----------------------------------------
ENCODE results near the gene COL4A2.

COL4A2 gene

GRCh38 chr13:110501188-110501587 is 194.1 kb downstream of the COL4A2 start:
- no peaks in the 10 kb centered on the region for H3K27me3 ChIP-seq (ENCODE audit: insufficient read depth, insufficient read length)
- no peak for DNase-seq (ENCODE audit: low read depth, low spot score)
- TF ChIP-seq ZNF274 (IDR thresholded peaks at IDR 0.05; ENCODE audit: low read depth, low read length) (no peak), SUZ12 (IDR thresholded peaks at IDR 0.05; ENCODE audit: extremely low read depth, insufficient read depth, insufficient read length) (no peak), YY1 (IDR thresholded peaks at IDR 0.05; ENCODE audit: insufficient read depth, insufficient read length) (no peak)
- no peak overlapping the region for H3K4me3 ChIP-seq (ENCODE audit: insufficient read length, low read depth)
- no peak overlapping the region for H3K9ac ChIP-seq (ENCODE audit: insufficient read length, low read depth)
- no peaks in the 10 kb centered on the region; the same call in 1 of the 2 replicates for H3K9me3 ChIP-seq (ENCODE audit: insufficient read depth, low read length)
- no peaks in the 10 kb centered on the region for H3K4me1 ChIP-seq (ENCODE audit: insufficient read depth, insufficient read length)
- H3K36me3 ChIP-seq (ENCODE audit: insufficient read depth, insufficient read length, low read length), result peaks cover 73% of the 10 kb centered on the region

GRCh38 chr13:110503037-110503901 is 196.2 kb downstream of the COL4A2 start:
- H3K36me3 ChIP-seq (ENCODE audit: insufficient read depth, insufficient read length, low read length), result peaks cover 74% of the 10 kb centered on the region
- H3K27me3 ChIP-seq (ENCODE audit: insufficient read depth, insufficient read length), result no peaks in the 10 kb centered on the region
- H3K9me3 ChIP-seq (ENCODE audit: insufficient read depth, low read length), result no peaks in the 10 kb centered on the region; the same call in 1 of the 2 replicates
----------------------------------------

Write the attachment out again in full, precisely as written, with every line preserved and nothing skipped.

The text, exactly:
ENCODE results near the gene COL4A2.

COL4A2 gene

GRCh38 chr13:110501188-110501587 is 194.1 kb downstream of the COL4A2 start:
- no peaks in the 10 kb centered on the region for H3K27me3 ChIP-seq (ENCODE audit: insufficient read depth, insufficient read length)
- no peak for DNase-seq (ENCODE audit: low read depth, low spot score)
- TF ChIP-seq ZNF274 (IDR thresholded peaks at IDR 0.05; ENCODE audit: low read depth, low read length) (no peak), SUZ12 (IDR thresholded peaks at IDR 0.05; ENCODE audit: extremely low read depth, insufficient read depth, insufficient read length) (no peak), YY1 (IDR thresholded peaks at IDR 0.05; ENCODE audit: insufficient read depth, insufficient read length) (no peak)
- no peak overlapping the region for H3K4me3 ChIP-seq (ENCODE audit: insufficient read length, low read depth)
- no peak overlapping the region for H3K9ac ChIP-seq (ENCODE audit: insufficient read length, low read depth)
- no peaks in the 10 kb centered on the region; the same call in 1 of the 2 replicates for H3K9me3 ChIP-seq (ENCODE audit: insufficient read depth, low read length)
- no peaks in the 10 kb centered on the region for H3K4me1 ChIP-seq (ENCODE audit: insufficient read depth, insufficient read length)
- H3K36me3 ChIP-seq (ENCODE audit: insufficient read depth, insufficient read length, low read length), result peaks cover 73% of the 10 kb centered on the region

GRCh38 chr13:110503037-110503901 is 196.2 kb downstream of the COL4A2 start:
- H3K36me3 ChIP-seq (ENCODE audit: insufficient read depth, insufficient read length, low read length), result peaks cover 74% of the 10 kb centered on the region
- H3K27me3 ChIP-seq (ENCODE audit: insufficient read depth, insufficient read length), result no peaks in the 10 kb centered on the region
- H3K9me3 ChIP-seq (ENCODE audit: insufficient read depth, low read length), result no peaks in the 10 kb centered on the region; the same call in 1 of the 2 replicates